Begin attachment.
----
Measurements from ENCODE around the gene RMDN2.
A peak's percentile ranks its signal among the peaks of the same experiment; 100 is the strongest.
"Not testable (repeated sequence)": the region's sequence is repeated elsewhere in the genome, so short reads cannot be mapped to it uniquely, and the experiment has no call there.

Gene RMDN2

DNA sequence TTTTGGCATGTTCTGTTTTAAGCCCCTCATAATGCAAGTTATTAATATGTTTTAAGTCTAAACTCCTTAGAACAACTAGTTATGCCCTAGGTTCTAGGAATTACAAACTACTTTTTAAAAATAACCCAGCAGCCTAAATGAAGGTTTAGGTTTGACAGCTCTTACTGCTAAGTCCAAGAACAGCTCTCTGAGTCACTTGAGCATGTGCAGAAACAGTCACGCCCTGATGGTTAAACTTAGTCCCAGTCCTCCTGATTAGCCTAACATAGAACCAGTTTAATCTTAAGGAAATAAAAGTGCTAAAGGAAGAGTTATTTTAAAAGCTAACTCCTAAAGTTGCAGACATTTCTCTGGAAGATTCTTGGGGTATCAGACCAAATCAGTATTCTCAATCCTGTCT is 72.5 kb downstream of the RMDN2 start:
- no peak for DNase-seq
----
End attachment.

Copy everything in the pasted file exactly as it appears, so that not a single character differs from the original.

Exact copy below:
Measurements from ENCODE around the gene RMDN2.
A peak's percentile ranks its signal among the peaks of the same experiment; 100 is the strongest.
"Not testable (repeated sequence)": the region's sequence is repeated elsewhere in the genome, so short reads cannot be mapped to it uniquely, and the experiment has no call there.

Gene RMDN2

DNA sequence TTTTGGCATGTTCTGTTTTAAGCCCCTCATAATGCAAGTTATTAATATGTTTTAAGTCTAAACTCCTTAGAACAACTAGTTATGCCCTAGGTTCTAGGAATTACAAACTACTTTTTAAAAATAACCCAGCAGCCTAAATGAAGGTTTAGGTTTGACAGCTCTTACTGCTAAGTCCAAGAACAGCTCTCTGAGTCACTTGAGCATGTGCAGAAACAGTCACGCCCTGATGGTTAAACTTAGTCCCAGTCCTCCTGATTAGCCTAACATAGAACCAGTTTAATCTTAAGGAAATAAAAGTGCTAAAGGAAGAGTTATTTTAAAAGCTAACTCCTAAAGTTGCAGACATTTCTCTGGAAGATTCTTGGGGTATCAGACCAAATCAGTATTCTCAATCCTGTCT is 72.5 kb downstream of the RMDN2 start:
- no peak for DNase-seq